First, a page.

Now that the reorganization of Chrysler LLC is chugging along in U.S. Bankruptcy Court in New York, the Obama administration should address two related issues.
First, the members of the automotive task force must not pretend to be experts on the size and location of Chrysler's distribution network and ram a counterproductive plan through the court.
Just because General Motors' management wants to eliminate 2,600 dealerships, that doesn't mean Chrysler ought to decimate its dealer body as well. That decision should be made by those with operational expertise -- namely, management.
Eliminating dealerships will reduce unit sales and revenue. That could undermine the Chrysler that emerges from bankruptcy. It also could cause hardships for consumers when they have their current vehicles serviced or shop for new ones.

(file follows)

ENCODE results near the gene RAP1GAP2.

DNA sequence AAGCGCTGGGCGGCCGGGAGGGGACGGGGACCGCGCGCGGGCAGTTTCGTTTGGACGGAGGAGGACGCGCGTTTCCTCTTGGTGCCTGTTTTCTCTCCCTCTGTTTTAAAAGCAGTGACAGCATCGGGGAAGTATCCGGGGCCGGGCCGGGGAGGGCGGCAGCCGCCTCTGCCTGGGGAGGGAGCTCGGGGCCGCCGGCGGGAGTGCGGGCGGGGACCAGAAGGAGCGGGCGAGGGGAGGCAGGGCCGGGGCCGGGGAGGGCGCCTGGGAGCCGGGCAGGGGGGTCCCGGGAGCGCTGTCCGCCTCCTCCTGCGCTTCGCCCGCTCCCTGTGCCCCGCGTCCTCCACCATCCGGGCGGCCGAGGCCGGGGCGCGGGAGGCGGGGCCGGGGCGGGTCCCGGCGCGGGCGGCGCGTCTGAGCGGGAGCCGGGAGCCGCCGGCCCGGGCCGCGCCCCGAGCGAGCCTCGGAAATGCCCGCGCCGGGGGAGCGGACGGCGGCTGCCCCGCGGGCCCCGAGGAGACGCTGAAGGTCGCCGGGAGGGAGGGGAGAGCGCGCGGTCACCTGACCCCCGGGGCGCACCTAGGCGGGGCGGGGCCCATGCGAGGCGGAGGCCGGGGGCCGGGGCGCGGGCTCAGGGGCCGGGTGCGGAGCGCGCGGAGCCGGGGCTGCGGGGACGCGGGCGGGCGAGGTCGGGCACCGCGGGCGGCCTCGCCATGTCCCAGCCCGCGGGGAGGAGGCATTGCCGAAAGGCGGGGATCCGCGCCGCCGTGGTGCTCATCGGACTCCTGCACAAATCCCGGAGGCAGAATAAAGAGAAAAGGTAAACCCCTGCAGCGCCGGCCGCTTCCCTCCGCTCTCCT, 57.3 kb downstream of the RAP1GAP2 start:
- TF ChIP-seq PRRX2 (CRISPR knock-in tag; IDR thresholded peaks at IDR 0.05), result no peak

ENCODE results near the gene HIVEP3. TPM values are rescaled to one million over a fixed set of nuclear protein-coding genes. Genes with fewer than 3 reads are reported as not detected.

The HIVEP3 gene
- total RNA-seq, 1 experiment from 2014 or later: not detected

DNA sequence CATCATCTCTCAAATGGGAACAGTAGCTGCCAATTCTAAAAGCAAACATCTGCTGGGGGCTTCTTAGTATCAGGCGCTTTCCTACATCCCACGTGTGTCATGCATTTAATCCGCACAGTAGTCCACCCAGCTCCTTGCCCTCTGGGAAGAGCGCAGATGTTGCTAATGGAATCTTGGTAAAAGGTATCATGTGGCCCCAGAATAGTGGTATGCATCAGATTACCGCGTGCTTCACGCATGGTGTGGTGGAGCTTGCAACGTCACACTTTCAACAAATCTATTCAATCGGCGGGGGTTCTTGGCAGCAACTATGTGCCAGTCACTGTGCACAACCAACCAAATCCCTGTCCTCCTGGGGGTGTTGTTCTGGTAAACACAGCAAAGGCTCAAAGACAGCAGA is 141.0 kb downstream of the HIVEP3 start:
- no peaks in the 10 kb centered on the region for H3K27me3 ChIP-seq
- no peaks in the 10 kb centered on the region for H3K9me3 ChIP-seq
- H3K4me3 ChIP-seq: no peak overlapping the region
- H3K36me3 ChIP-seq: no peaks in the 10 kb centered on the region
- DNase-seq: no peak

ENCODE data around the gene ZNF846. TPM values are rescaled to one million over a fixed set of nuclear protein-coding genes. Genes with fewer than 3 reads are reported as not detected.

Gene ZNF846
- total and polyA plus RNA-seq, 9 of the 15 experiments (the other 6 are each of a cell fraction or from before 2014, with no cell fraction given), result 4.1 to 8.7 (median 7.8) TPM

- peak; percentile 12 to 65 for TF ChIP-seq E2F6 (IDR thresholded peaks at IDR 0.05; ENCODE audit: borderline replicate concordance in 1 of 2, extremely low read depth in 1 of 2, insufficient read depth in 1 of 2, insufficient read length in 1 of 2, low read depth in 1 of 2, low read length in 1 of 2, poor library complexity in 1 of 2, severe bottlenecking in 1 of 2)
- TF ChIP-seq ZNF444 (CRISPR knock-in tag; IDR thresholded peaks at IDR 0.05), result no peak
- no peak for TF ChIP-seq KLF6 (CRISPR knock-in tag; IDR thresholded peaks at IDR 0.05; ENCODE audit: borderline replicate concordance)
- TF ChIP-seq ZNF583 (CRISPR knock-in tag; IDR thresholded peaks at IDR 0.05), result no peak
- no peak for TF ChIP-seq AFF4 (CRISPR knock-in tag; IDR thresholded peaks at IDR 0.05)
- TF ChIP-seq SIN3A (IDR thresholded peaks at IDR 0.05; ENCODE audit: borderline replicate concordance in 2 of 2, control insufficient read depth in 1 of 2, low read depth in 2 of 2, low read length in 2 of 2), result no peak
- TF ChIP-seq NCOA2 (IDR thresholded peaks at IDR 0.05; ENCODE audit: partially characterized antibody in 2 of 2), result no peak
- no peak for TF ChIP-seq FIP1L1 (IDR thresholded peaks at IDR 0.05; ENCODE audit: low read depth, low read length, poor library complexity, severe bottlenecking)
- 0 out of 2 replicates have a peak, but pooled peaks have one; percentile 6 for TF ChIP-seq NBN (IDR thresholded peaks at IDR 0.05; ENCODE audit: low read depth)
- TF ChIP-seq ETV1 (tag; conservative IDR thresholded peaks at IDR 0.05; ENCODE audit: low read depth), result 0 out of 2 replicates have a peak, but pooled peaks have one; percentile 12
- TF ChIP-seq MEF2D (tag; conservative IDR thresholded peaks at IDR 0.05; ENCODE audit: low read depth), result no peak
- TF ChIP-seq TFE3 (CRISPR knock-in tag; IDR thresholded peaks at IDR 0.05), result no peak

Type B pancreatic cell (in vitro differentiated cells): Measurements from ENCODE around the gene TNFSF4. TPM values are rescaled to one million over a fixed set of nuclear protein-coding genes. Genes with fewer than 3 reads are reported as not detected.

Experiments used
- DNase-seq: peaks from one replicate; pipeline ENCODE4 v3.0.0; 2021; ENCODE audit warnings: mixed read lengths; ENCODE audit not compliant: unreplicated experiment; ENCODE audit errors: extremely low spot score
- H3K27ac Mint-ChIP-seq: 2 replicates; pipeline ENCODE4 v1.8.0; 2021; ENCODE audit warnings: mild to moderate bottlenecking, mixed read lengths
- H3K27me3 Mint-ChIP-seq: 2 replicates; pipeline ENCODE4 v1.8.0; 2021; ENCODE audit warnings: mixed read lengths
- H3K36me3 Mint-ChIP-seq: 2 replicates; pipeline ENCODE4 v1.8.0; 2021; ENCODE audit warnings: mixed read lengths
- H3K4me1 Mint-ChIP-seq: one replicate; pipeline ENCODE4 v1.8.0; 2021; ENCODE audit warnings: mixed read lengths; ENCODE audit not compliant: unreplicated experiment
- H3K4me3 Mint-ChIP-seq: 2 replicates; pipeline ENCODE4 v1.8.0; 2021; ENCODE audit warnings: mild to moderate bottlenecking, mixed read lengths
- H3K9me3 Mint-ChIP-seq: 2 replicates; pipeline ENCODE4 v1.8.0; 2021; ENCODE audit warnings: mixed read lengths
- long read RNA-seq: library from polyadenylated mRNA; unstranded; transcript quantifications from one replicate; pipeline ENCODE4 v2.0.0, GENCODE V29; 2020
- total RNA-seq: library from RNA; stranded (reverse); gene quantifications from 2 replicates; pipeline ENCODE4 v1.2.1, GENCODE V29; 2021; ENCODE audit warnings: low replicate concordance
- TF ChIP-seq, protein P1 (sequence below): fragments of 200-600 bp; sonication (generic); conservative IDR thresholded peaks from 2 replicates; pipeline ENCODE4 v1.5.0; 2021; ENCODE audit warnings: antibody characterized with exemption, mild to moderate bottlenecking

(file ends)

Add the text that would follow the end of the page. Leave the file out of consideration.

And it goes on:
In this case, doing nothing is better than doing the wrong thing. But in one area, the administration can and should act boldly to bring immediate and long-term relief.
In the spirit of not wasting a good crisis, President Barack Obama can help the global auto industry by directing NHTSA and the EPA to expedite the homologation of global safety and fuel economy standards.
It is long past time for government regulators around the world to agree on global standards. In the meantime, the Obama administration would make an important gesture by granting an emergency dispensation allowing automakers to sell cars in the United States that meet European standards.
That move might prompt reciprocity. It would be a boon to the Detroit 3, whose European subsidiaries or associates produce vehicles in Europe that American consumers would want. And it would fix regulations for a better, more efficient, safe and clean industry.